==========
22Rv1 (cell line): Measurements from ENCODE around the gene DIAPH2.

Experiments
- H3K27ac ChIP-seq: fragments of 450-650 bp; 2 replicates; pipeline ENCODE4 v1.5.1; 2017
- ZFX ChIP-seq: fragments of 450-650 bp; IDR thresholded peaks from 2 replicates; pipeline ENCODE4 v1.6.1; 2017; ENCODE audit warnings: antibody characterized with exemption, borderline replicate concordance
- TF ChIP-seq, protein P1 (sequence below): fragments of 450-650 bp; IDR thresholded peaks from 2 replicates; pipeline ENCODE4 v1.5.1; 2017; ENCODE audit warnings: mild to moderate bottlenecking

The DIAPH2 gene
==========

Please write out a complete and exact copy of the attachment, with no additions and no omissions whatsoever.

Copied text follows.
22Rv1 (cell line): Measurements from ENCODE around the gene DIAPH2.

Experiments
- H3K27ac ChIP-seq: fragments of 450-650 bp; 2 replicates; pipeline ENCODE4 v1.5.1; 2017
- ZFX ChIP-seq: fragments of 450-650 bp; IDR thresholded peaks from 2 replicates; pipeline ENCODE4 v1.6.1; 2017; ENCODE audit warnings: antibody characterized with exemption, borderline replicate concordance
- TF ChIP-seq, protein P1 (sequence below): fragments of 450-650 bp; IDR thresholded peaks from 2 replicates; pipeline ENCODE4 v1.5.1; 2017; ENCODE audit warnings: mild to moderate bottlenecking

The DIAPH2 gene